In the workplace, bad manners are common across all generations, and research indicates people skills are just as important as job skills. Abusive emails, swearing at the computer, talking loudly, bringing in food with an overpouring odour and wearing too much perfume are just some common mistakes.
Good manners, and therefore good communication, can make a real difference to people’s productivity and ultimately their decision to stay with an organisation. Put simply, manners affect an organisation’s bottom line. When people are victims of bad manners they are less engaged at work and more likely to leave an organisation.
While some organisations are aware of the effects surrounding bad manners, generally, many regard bad manners as a minor issue. The more a person experiences rudeness and undermining behaviour, the less emotionally and intellectually committed they are to their organisation.
The latest analysis of Hewitt’s Best Employer data, which surveyed more than 54,000 employees working in 179 organisations across Australia and New Zealand, has provided some of the first evidence that a high incidence of incivility across an organisation is associated with poor outcomes.
Organisations with high levels of incivility were more likely to have reduced in workforce size over the previous 12 months, and, employees thought that the organisation offered poorer customer service.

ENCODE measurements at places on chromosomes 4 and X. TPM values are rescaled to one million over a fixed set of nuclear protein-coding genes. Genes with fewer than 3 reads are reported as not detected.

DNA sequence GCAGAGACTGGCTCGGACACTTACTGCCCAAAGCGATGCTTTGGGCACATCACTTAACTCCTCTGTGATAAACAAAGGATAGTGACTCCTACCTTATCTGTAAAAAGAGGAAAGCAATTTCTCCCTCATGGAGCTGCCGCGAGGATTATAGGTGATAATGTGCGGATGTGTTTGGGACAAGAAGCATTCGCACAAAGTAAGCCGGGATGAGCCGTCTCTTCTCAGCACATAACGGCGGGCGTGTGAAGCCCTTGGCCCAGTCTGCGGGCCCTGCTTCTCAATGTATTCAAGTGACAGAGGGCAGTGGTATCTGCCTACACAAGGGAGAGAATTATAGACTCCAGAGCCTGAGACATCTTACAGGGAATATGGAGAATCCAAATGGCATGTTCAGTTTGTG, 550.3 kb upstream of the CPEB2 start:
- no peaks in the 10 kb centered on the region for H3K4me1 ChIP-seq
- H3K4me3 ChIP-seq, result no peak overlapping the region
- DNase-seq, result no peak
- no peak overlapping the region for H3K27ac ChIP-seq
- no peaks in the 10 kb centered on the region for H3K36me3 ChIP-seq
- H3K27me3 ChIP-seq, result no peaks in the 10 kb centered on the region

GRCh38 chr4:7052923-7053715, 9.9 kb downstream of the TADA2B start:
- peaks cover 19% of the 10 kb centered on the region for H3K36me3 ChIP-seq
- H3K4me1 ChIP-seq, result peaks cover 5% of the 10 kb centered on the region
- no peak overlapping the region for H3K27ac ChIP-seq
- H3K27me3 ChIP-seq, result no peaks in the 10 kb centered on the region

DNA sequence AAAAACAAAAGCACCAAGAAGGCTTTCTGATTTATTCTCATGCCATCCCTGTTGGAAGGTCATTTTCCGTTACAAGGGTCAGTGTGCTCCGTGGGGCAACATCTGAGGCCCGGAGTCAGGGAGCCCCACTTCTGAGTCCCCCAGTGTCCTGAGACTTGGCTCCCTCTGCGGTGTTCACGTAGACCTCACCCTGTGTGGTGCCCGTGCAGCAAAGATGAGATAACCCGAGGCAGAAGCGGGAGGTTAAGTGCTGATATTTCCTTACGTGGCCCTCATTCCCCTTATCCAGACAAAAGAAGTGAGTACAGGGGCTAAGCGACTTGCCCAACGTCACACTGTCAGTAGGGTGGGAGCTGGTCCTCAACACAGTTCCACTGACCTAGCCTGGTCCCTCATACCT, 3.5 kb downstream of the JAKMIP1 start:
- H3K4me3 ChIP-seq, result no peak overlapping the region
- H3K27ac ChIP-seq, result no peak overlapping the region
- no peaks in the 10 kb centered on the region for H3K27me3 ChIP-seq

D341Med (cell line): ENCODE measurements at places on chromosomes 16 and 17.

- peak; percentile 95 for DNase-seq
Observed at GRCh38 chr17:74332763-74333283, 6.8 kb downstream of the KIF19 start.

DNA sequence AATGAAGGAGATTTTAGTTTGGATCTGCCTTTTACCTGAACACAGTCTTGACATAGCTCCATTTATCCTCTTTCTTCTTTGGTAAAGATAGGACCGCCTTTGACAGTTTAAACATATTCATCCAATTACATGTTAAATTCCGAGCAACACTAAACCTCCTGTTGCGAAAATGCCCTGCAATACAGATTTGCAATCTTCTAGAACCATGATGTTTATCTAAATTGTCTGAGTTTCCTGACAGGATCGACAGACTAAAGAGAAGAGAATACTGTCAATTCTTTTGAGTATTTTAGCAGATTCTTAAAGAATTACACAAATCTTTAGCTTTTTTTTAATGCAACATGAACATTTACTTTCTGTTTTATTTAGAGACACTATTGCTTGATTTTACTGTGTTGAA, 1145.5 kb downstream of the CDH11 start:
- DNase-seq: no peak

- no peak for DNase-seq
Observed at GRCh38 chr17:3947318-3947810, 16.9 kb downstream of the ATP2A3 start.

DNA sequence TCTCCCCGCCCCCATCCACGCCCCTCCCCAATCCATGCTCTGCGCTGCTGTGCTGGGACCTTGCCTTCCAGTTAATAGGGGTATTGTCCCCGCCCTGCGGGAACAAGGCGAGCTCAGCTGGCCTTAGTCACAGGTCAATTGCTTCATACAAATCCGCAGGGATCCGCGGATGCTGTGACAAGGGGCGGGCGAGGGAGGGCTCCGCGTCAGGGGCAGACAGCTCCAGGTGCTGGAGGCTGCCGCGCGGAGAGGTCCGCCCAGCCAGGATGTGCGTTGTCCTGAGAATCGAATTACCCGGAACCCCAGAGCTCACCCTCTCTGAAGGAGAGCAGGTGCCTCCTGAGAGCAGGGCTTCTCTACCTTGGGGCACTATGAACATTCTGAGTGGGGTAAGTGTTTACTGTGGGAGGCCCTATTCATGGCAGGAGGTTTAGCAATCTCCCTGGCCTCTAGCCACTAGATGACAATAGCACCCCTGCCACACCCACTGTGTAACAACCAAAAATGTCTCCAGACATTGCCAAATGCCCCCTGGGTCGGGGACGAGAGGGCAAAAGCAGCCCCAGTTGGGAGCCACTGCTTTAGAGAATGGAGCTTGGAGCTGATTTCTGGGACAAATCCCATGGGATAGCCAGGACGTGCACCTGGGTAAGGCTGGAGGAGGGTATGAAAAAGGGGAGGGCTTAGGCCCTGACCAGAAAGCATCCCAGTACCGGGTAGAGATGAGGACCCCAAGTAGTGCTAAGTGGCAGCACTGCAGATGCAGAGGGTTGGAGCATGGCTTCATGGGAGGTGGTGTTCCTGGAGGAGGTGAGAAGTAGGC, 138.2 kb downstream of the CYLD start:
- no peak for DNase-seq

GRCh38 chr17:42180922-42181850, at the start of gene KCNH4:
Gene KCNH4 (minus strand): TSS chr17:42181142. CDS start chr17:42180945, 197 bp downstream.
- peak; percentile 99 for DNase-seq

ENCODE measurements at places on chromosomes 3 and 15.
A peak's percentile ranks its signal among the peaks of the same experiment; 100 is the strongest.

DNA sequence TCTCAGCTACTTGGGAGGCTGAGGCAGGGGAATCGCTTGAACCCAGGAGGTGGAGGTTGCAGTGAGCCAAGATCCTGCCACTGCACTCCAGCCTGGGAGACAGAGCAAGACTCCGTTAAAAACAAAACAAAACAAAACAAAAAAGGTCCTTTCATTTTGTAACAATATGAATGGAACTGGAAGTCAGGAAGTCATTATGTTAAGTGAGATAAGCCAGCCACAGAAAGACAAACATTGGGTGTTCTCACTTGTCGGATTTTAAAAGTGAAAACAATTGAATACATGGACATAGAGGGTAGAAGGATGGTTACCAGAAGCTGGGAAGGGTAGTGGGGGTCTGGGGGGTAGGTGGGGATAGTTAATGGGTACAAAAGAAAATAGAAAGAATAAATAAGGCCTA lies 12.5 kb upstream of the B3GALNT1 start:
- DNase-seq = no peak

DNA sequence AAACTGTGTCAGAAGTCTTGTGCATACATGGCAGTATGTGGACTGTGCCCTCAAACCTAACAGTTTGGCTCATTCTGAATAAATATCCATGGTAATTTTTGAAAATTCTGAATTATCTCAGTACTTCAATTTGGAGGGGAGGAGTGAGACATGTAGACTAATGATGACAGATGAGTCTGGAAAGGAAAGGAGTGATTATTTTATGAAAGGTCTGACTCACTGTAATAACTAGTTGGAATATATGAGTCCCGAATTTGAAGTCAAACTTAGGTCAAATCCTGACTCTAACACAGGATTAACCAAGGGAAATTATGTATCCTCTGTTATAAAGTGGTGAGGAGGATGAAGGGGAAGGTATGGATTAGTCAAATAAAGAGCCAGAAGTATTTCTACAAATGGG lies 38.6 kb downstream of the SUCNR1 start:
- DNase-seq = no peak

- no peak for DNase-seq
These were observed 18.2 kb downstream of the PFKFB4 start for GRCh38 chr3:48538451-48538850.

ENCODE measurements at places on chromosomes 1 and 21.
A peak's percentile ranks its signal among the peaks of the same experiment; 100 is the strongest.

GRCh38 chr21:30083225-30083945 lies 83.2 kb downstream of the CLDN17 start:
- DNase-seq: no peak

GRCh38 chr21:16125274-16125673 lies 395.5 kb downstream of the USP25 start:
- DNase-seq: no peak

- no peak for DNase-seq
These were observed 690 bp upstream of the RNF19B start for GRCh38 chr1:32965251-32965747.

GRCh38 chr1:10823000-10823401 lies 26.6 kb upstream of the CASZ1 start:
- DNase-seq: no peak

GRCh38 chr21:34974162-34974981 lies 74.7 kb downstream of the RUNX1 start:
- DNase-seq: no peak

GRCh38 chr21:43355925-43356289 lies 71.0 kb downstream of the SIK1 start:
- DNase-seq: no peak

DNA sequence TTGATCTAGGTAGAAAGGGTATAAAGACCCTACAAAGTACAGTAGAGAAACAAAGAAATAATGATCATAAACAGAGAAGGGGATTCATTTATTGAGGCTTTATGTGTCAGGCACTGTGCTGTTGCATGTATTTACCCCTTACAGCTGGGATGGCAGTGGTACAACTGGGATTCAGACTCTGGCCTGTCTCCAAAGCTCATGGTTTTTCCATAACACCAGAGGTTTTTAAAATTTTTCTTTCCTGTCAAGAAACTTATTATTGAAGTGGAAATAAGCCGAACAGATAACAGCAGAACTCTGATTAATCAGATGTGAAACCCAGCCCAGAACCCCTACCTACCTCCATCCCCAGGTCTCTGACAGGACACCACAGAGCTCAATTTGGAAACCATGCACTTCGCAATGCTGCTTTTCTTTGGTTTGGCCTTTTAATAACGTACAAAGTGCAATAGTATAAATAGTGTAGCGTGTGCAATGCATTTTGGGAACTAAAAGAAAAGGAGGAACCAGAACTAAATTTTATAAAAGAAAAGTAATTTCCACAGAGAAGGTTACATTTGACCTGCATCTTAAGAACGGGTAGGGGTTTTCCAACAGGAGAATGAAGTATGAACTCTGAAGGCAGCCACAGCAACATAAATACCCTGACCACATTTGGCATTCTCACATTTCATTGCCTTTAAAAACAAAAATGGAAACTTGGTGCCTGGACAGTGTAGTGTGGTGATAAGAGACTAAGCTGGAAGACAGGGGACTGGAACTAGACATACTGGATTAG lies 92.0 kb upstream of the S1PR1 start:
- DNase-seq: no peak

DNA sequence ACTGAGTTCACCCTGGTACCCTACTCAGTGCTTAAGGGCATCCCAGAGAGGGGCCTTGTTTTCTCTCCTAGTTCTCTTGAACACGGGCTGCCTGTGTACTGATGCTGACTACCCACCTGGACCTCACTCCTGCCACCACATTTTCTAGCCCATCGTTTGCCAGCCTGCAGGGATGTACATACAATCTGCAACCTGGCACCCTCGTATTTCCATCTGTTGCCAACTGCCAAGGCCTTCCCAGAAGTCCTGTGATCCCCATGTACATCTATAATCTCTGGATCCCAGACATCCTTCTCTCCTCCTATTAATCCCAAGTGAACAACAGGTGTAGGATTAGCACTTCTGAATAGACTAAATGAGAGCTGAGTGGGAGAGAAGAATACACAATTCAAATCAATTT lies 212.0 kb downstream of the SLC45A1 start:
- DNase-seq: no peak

The survey shows 90.2 per cent of employees reported experiencing at least one episode of mistreatment from a colleague over the last year, and 37 per cent of people experienced moderate to high levels of incivility (moderate to high means once a month or more). Only 45 per cent of those people who experienced moderate incivility were likely to be engaged at work, whereas 65 per cent of people who hadn’t been the subject of incivility were likely to be engaged.
There are serious consequences for individual targets of mistreatment including low job satisfaction, psychological distress and poor physical health.
Barbara Griffin is an organisational psychologist and senior research fellow at the University of Western Sydney. She collaborated with Hewitt in its Best Employer survey, and has just received a government grant to research the factors that effect our perceptions of what is rude and inappropriate behaviour, and how individuals and organisations can act to reduce such behaviour.
The term being used for bad manners in academic circles is incivility, and Griffin defines incivility as low-intensity discourteous behaviour that is ambiguous in its intent to harm the victim.
Griffin says, ‘‘ People dont necessarily know whether the action was a deliberate intent to make them feel bad, or whether the person just did it and didn’t realise they were being rude and disrespectful’’.
Griffin explains there will be interpretations of what rudeness is.
For instance she mentions the anecdote about a person who liked to have a very orderly desk. As a practical joke, when he left to go home, colleagues would move things around on his